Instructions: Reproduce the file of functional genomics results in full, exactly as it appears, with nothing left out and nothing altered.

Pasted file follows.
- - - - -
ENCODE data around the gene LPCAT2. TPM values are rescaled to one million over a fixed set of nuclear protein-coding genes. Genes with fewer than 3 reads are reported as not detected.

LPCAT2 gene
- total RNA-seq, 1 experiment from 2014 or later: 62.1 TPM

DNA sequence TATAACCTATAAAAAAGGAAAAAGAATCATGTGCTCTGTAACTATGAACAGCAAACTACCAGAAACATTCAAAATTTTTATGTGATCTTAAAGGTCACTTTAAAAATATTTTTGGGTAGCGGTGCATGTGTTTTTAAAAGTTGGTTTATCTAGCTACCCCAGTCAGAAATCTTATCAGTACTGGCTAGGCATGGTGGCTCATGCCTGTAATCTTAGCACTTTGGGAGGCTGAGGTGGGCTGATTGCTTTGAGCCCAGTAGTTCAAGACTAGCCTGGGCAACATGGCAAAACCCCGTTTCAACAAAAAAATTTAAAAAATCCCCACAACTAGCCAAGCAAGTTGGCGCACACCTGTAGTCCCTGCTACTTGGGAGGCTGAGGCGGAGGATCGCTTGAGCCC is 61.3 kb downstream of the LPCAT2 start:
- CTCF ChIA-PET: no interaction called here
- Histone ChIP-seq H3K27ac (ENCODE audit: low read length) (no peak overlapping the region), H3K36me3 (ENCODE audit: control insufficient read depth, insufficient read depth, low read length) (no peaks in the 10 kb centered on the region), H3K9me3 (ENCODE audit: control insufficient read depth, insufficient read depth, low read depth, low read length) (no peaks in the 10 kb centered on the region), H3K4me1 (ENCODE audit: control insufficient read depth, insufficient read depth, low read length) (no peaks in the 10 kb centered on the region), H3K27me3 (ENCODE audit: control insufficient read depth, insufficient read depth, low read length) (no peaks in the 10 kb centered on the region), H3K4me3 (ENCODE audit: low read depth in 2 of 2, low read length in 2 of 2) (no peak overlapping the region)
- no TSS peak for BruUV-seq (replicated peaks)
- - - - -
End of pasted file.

ENCODE data around the gene LPCAT2. TPM values are rescaled to one million over a fixed set of nuclear protein-coding genes. Genes with fewer than 3 reads are reported as not detected.

LPCAT2 gene
- total RNA-seq, 1 experiment from 2014 or later: 62.1 TPM

DNA sequence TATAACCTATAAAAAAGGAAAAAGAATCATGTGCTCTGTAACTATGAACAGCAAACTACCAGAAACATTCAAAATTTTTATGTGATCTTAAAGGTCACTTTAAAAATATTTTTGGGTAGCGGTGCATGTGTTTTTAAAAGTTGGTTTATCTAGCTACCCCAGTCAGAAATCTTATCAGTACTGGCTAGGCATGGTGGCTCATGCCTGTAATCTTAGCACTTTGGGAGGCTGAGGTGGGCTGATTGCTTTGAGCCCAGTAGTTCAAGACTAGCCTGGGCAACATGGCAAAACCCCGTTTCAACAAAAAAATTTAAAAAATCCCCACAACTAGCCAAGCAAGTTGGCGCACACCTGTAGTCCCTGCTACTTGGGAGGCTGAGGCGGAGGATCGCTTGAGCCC is 61.3 kb downstream of the LPCAT2 start:
- CTCF ChIA-PET: no interaction called here
- Histone ChIP-seq H3K27ac (ENCODE audit: low read length) (no peak overlapping the region), H3K36me3 (ENCODE audit: control insufficient read depth, insufficient read depth, low read length) (no peaks in the 10 kb centered on the region), H3K9me3 (ENCODE audit: control insufficient read depth, insufficient read depth, low read depth, low read length) (no peaks in the 10 kb centered on the region), H3K4me1 (ENCODE audit: control insufficient read depth, insufficient read depth, low read length) (no peaks in the 10 kb centered on the region), H3K27me3 (ENCODE audit: control insufficient read depth, insufficient read depth, low read length) (no peaks in the 10 kb centered on the region), H3K4me3 (ENCODE audit: low read depth in 2 of 2, low read length in 2 of 2) (no peak overlapping the region)
- no TSS peak for BruUV-seq (replicated peaks)